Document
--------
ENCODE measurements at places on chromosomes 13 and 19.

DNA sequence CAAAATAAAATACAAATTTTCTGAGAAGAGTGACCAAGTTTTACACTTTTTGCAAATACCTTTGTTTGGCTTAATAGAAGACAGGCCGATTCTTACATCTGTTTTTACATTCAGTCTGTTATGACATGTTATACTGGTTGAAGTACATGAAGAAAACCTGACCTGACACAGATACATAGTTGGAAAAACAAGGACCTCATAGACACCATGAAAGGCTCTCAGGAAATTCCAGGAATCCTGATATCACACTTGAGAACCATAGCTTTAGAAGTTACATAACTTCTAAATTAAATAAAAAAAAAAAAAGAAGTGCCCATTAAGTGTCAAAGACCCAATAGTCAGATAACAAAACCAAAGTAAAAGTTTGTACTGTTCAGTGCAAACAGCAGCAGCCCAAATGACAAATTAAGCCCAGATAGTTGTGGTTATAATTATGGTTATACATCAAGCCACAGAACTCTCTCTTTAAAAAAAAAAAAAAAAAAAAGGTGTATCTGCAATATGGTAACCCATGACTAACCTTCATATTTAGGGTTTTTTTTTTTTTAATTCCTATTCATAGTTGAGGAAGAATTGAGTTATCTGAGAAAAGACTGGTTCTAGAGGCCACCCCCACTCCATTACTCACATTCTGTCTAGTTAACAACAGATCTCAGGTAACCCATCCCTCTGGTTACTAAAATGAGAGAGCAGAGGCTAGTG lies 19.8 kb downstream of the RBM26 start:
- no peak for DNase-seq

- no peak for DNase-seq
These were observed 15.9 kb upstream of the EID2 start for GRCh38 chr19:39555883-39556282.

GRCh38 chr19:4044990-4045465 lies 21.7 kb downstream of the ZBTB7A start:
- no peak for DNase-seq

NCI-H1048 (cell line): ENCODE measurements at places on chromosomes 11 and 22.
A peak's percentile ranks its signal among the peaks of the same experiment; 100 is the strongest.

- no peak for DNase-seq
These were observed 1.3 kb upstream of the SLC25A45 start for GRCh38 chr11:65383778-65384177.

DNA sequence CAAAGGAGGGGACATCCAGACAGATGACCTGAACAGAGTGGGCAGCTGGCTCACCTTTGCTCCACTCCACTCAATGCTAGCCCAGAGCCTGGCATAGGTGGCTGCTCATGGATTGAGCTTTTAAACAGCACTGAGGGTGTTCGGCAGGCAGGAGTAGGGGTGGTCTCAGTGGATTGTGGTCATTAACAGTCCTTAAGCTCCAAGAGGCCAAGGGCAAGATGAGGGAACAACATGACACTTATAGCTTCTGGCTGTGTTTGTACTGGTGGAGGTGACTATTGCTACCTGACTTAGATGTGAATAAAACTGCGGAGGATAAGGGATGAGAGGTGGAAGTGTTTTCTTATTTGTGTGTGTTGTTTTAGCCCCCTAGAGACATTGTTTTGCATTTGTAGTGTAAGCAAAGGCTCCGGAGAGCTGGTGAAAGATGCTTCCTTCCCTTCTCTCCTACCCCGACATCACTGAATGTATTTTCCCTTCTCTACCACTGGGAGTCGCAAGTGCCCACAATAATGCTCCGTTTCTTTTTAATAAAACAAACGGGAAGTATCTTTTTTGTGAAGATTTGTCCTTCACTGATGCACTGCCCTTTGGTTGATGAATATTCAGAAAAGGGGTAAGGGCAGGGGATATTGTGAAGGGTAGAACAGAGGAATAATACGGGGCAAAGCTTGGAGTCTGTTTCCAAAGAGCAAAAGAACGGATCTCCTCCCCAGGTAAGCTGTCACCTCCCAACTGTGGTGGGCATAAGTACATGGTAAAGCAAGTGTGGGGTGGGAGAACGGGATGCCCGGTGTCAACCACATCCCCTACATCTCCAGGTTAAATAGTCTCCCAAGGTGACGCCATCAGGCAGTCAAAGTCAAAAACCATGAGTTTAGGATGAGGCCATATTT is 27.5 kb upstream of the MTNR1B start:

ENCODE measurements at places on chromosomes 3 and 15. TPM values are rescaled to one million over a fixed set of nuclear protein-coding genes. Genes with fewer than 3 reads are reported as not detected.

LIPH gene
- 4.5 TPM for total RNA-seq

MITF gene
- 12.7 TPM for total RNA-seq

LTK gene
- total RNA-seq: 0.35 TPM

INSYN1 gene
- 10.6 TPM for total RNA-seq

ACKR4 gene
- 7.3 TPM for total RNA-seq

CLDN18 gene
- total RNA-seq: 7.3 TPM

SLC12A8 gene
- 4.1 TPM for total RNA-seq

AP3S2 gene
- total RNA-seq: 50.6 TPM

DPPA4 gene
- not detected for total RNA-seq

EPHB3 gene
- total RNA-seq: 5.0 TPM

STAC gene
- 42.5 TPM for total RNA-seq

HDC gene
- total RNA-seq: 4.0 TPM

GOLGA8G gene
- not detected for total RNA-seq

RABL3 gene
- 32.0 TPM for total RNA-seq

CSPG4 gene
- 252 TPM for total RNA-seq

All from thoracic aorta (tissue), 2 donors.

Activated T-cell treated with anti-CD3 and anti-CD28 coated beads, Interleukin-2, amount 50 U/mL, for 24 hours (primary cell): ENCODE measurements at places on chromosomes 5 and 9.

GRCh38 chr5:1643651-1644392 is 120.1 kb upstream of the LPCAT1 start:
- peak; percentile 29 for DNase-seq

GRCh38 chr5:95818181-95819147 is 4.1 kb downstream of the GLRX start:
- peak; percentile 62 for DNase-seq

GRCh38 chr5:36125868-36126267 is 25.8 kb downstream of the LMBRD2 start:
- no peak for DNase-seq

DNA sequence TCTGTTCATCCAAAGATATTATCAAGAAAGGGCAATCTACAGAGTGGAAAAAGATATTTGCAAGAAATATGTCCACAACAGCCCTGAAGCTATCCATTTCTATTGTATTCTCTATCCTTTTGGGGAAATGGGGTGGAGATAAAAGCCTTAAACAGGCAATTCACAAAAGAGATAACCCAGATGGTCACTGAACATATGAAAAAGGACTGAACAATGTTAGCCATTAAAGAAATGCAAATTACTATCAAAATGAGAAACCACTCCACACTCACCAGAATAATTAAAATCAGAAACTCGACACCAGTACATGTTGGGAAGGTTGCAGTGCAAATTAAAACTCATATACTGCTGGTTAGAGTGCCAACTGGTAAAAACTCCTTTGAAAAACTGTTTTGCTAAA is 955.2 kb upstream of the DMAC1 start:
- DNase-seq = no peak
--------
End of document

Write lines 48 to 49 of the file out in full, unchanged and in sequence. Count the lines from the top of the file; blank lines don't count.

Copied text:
GRCh38 chr5:95818181-95819147 is 4.1 kb downstream of the GLRX start:
- peak; percentile 62 for DNase-seq